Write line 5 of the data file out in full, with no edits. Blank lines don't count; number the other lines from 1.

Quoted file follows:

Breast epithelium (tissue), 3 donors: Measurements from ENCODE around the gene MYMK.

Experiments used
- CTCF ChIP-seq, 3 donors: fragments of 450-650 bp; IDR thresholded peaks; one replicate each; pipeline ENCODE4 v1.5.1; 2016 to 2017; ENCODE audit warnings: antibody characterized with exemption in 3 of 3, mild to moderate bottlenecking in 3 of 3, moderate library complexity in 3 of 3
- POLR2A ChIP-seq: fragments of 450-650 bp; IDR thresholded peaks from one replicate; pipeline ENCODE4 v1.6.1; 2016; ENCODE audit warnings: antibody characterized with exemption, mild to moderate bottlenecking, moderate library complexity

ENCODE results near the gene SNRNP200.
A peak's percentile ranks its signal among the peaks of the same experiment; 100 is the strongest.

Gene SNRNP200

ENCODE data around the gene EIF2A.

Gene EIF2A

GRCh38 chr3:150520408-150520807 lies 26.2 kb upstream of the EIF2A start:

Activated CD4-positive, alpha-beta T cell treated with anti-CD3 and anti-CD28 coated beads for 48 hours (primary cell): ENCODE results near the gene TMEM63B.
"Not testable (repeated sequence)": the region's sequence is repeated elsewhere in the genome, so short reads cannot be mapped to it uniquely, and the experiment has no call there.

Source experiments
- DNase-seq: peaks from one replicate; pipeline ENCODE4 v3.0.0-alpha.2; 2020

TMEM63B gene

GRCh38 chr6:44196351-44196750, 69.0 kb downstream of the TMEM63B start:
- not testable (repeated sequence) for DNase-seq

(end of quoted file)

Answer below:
ENCODE results near the gene SNRNP200.